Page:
Saturday, September 4, 2010

Send In the Clowns, S&M, and Grovers Corners

One of the most incredible parts of living in NYC is the accessibility to incredible theater. In the past month, I have seen three excellent displays of performance art that I want to share with you!

A Little Night Music

On Broadway - Walter Kerr Theater

Starring: Bernadette Peters and Elaine Stritch

Kellen's parents were in town for their anniversary and wanted to take us to a Broadway show. They chose a classic, "A Little Night Music." I actually knew nothing about this musical other than Catharine Zeta-Jones won the Tony for it and now Bernadette had taken her place and apparently, was doing a damn-good Desiree! Elaine Stritch (hysterical) played Desiree's overbearing, entitled and stuck-in-the -past mother, Madame Armfeldt. The story itself was ok... Desiree, an aging star, rekindles an old flame with the suave and successful Fredrik (Alexander Hanson) who is married to the barely-legal Anne (Ramona Mallory). All hell breaks loose when the married couples and secret lovers converge at Madame Armfeldt's estate for a weekend in the country. It kept my attention but it wasn't a WOW until Bernadette sang "Send In The Clowns." Call me crazy but I never knew that song came from this musical! She was incredible, and the song stuck with me.

Watch her rendition here...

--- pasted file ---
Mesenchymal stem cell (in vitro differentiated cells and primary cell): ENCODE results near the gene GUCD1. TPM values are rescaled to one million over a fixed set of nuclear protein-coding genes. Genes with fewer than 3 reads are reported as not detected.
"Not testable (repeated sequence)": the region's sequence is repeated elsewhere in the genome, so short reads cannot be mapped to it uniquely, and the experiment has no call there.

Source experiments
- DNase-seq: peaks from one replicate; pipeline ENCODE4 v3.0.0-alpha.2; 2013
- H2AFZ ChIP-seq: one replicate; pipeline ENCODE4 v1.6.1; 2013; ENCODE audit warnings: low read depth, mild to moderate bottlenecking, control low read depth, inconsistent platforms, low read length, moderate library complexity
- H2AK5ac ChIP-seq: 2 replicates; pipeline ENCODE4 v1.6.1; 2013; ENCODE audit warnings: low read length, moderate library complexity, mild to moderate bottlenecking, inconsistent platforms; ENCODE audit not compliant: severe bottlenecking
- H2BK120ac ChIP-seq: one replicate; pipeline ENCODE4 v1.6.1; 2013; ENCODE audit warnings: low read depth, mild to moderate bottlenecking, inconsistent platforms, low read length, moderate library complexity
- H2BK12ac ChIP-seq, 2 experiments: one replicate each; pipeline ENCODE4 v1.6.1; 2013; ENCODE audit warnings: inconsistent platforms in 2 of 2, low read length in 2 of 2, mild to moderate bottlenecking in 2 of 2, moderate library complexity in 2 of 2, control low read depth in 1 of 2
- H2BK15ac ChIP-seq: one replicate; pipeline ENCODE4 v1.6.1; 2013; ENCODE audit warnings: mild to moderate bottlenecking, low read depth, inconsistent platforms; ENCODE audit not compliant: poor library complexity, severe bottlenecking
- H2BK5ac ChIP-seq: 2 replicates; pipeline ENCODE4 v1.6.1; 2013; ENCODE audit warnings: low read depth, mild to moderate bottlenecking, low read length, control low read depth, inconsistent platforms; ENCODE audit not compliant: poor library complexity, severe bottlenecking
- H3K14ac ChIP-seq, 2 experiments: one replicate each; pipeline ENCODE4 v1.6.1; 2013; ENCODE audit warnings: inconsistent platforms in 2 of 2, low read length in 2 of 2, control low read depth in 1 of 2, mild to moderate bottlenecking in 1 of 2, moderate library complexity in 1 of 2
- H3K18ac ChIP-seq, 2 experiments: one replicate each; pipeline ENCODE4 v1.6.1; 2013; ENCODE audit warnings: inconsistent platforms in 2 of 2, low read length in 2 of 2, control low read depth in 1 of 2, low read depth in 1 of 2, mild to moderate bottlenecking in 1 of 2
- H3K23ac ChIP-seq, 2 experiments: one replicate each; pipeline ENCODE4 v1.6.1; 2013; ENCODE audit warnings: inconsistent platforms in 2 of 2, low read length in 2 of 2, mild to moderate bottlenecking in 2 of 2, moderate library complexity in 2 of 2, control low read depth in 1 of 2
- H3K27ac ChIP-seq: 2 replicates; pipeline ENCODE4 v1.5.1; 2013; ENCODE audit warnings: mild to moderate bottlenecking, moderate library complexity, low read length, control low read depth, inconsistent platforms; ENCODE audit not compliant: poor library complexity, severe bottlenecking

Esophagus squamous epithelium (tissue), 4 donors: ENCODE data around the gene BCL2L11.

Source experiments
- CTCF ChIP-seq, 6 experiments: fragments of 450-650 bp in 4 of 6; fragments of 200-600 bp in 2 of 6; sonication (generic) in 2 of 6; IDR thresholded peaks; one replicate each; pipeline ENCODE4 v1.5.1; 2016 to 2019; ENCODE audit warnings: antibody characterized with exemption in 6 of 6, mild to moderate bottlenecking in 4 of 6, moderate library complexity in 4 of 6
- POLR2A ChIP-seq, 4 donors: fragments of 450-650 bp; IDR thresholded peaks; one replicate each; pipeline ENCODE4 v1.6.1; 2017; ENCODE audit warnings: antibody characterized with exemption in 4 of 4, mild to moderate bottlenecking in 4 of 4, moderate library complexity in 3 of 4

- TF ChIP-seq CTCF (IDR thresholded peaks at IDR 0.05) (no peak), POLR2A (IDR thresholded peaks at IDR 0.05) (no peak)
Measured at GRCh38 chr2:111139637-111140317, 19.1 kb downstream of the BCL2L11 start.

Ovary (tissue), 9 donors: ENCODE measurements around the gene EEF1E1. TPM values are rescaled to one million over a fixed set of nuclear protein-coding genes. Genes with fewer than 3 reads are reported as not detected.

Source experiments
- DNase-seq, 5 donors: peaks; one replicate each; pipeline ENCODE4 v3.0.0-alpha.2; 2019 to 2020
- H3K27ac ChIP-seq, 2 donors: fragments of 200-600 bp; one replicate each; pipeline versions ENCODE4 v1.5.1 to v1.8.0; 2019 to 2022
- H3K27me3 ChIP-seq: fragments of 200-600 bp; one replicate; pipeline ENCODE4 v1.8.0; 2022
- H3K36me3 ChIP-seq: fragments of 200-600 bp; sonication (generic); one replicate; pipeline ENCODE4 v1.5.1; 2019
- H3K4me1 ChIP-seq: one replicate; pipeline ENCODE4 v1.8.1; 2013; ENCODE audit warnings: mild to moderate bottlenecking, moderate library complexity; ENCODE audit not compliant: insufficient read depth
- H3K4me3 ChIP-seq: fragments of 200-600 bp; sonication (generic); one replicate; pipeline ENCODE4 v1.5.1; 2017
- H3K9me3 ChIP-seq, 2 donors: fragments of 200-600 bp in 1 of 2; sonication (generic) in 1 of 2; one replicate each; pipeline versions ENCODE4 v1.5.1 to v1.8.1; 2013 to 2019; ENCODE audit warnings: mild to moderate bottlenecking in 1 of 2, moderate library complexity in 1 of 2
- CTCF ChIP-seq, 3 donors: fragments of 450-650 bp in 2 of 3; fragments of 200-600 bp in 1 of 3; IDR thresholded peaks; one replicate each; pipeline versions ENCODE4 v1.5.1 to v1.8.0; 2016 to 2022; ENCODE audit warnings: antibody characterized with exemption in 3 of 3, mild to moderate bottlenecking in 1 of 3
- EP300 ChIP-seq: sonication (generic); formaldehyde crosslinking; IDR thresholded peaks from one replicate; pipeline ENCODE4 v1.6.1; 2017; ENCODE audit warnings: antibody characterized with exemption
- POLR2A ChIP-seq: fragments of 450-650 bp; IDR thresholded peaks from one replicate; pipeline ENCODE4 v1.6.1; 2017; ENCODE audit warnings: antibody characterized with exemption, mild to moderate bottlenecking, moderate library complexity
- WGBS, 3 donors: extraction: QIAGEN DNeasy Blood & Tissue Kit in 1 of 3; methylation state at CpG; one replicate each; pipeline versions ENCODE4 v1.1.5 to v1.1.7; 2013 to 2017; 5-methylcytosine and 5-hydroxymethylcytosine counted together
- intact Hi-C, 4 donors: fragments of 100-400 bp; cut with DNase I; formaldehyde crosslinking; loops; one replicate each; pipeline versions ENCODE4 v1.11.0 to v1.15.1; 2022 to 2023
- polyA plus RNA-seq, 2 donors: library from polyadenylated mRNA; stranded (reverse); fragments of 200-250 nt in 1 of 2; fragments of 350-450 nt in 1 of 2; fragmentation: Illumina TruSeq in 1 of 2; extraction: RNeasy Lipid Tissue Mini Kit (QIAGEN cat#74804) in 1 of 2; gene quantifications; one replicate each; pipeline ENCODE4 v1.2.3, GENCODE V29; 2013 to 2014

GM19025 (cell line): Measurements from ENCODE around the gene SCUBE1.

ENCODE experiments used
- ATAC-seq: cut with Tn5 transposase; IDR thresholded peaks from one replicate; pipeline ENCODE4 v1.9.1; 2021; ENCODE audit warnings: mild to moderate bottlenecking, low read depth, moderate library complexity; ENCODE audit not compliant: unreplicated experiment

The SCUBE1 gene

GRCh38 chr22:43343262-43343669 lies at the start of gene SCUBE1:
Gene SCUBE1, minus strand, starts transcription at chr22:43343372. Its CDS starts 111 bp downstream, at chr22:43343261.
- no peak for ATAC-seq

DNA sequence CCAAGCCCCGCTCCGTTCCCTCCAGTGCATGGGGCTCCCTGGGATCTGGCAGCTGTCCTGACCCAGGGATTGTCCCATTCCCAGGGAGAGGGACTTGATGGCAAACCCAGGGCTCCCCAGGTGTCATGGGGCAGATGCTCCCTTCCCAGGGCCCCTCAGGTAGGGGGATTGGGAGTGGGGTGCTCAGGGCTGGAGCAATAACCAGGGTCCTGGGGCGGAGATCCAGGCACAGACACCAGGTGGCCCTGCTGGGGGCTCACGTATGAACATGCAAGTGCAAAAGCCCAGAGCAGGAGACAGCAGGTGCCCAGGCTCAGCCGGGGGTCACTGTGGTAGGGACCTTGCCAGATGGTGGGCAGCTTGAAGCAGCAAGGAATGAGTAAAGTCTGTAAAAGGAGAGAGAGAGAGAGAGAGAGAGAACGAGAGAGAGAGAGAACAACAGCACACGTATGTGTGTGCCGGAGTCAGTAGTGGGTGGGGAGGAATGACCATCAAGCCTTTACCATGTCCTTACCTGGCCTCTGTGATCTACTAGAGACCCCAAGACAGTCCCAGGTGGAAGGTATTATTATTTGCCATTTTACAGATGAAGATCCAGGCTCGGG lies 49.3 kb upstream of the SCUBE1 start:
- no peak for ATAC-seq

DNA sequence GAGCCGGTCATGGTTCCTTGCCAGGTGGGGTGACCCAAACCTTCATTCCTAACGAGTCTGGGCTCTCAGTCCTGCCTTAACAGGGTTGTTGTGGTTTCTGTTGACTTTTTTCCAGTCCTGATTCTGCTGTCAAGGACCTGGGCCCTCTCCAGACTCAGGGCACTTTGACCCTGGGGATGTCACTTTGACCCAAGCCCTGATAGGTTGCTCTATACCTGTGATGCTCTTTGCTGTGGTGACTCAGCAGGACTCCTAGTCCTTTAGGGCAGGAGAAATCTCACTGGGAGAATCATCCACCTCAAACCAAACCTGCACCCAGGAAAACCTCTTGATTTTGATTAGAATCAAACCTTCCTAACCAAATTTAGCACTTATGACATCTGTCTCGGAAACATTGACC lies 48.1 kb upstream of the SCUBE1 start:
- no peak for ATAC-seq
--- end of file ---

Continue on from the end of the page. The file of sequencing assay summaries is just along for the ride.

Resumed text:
A few other greats have sent in the clowns as well.....
Babs is my fave!

Overall, decent show made great by phenomenal actors....a theme I've seen numerous times on and off-broadway.

A few weeks ago, we walked passed Second Stage, an off-broadway theater on our block. We noticed that Zach Braff (Scrubs, Garden State) was starring in a lay there called "Trust". To our delight, this theater offers tickets for $30 for those under 30 yrs old. $60 for a theater date?!!! Awesome deal.


Off Broadway - Second Stage Theater

Starring: Zach Braff, Bobby Cannavalle, Sutton Foster and Ari Graynor

Written by: Paul Weitz (About A Boy, American Pie)

This play truly blew K and me away! A dark comedy that showcases Harry (Braff), marriage in the tank despite $300 million in the bank. Harry goes to an S&M parlour and meets Prudence (Foster) a dominatrix who he went to high school with. The play is VERY current, with creative set design, dark humor, and phenomenal and unexpected music. It was so good that we're buying Second Stages' 4-play package for $99!!!! Great little theater with above-average plays!

See Zach Braff on Regis & Kelly

To round out my month of theater, I saw a play that truly affected me. Set in the fictional town of Grovers Corners, New Hampshire, OUR TOWN is a story that will stay on my mind for a very long time.

Our Town

Off Broadway - Barrow Street Theater

Directed by: David Cromer

I saw this play with my theater-nut friend Kerry, her husband Josh and my newest NY transplant friend, Arielle. This was Kerry's 4th and final viewing of Our Town. SHe simply told me I had to see this play and that I would truly LOVE it. I trust her, so wen went and boy, was I in for a surprise!

Our Town is played out as a "theater-in-the-round" where there isn't any separation between the actors and the audience. They act literally, all around you. David Cromer, the director who first brought this play to life had returned to direct it and to play the role of the Stage Manager. He was breathtaking. He made Grovers Corners come to life in my imagination. The story and "set" are very simple...allowing the characters to shine. The theme of this lay is still current and meaningful despite it being written in 1938. If you haven't read or seen this play, please do. Wikipedia actually describes the story very well.